Objective 3: To improve marketing of the park and promote adjacent communities of Pangnirtung and Qikiqtarjuaq by partnering with tourism organizations.

  • There are three posters in the Iqaluit International Airport to promote Auyuittuq National Park. One poster generally promoting Auyuittuq National Park and two others promoting the Arctic Circle and Ulu peak day hikes.
  • Auyuittuq National Park was featured at the Toronto Outdoor Adventure Show in February 2020. Over 1000 people visited the Parks Canada Nunavut booth to receive information, view photos, and receive lure cards, magnets, and stickers featuring Auyuittuq National Park.
  • A three year (2017-2019) cooperative partnership between Parks Canada and Adventure Canada to develop and offer a unique, world class cruise experience that highlights northern PCA parks and sites and showcases Indigenous culture was carried out. Auyuittuq National Park was a cruise ship destination for two of those three years, including in 2019.

Strategy 2: Gathering and sharing knowledge to build connection to place.

Objective 1: To use Inuit knowledge and science in inventories, monitoring, education and visitor experience programs of the park.

  • A pilot project to include Inuit Qaujimajatuqangit in the park’s ecological integrity monitoring program continues. A summary of Inuit Qaujimajatuqangit about the health of the park’s ecosystems was shared by the Inuit Knowledge Working Group to inform the State of the Park Assessment in 2015 and 2016. The State of the Park Assessment was completed and presented to the Auyuittuq JPMC in 2019.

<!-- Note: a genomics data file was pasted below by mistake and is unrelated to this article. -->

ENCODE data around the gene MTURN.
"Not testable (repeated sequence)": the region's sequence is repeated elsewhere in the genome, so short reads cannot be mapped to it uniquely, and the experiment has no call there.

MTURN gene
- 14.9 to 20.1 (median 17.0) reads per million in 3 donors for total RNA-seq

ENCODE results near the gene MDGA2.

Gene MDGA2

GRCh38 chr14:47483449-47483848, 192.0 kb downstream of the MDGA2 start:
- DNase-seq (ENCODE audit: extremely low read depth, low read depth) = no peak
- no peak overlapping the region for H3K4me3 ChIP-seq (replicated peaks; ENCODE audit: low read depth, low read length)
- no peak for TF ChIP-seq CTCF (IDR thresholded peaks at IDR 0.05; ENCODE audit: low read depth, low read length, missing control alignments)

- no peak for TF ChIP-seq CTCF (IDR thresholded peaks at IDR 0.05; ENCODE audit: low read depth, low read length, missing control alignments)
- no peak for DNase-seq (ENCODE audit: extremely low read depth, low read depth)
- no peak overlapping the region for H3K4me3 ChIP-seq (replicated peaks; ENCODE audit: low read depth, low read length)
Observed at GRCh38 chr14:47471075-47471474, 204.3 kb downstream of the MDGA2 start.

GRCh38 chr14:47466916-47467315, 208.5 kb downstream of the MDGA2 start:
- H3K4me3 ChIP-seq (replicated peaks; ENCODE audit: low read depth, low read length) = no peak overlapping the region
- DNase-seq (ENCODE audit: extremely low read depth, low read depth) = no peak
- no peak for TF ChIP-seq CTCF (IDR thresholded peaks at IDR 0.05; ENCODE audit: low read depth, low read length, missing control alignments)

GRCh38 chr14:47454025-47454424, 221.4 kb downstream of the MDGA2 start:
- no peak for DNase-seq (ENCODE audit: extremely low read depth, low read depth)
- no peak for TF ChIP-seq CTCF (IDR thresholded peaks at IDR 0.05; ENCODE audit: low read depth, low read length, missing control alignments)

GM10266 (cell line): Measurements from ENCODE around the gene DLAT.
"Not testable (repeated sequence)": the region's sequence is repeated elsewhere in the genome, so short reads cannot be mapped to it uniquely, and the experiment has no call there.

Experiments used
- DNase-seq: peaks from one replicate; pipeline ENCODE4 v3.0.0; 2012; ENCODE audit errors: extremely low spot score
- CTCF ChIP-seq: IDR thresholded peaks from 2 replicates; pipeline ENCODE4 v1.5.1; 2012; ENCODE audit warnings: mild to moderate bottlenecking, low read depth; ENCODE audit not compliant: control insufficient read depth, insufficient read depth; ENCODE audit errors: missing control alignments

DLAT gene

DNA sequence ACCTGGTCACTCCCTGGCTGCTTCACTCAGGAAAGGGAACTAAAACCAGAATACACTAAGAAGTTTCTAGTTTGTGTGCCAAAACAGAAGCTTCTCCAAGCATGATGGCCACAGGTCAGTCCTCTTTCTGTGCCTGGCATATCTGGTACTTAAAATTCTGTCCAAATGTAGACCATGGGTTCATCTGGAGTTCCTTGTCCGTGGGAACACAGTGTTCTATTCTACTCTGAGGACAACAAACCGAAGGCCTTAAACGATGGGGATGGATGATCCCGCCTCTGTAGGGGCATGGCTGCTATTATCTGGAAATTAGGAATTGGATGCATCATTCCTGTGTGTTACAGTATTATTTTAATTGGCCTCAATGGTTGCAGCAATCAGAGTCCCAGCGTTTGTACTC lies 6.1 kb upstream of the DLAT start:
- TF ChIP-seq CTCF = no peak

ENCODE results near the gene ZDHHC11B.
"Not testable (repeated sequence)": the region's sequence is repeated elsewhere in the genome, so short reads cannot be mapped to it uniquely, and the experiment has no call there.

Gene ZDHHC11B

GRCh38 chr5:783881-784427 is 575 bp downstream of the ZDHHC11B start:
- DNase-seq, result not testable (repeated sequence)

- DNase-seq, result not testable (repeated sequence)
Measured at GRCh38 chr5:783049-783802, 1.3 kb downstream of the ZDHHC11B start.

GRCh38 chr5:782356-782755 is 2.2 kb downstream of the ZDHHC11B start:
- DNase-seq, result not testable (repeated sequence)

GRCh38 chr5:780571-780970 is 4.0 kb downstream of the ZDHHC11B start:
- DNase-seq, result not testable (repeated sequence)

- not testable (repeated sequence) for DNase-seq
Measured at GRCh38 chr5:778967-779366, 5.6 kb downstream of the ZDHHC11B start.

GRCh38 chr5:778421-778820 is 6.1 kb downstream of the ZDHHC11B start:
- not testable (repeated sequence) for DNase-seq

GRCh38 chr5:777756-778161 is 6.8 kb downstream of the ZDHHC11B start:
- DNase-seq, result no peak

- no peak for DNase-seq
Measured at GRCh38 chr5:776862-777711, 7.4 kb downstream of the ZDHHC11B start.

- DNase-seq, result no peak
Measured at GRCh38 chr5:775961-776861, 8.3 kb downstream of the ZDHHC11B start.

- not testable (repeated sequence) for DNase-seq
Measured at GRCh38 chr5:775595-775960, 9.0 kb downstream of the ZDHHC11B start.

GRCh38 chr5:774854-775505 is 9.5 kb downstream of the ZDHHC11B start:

• The development of cultural resource monitoring protocols for archeological sites in Maktak and Pangnirtung Fjords is on-going.
  • Park staff collected freshwater samples in cooperation with Environment and Climate Change Canada (ECCC), Water Quality Monitoring and Surveillance Division during the 2019 summer field season. Water quality monitoring in Auyuittuq National Park provides data to assess ecosystem health, natural biogeochemical cycling in rivers and other water bodies, and the impacts of global anthropogenic activities on freshwater ecosystems in the park.
  • One research permit was issued for the park in 2019 which was for the ArcticNet 2019 expedition onboard the Canadian research icebreaker CCGS Amundsen. The research vessel was permitted to operate in Maktak, Coronation, and North Pangnirtung Fjords. The main objective of the research program is to assess the changes occurring in the marine ecosystems of the Canadian Arctic in response to climate change. The research team consulted with the community members in Qikiqtarjuaq on its proposed activities and hired an Inuk field assistant from Pangnirtung. The research team provided a copy of their field report to the Hamlets and Hunters and Trappers Organizations in both communities.
  • A summer student was hired in Pangnirtung for a three-month placement and participated in park patrols and fieldwork.
  • Auyuittuq National Park employees and local outfitters enrich visitor experiences by sharing their knowledge with park users. Other businesses (including Adventure Canada, Arctic Kingdom and Blackfeather) hire Inuit to support their trips, as cultural interpreters or safety support. Parks Canada continues to urge all non-Inuit companies to hire local residents.

Objective 2: To strengthen the connection of youth to Inuit culture and history and to the park’s glaciated landscape and fiords.

  • Parks Canada provided support (costs of boat transportation) for eight Inuit youth from the Qikiqtarjuaq Land-based Educational Adventure Program (LEAP) to hike the Akshayuk pass in the summer of 2019. Information about the history of Auyuittuq National Park was shared with the students.
  • An Xplorer Booklet for youth was under development in 2019/2020 and will be finalized in 2020/2021. The Xplorer Booklet will include a scavenger hunt in the park office that focuses on educating youth about the park’s ecosystems, cultural resources and Inuit culture and history.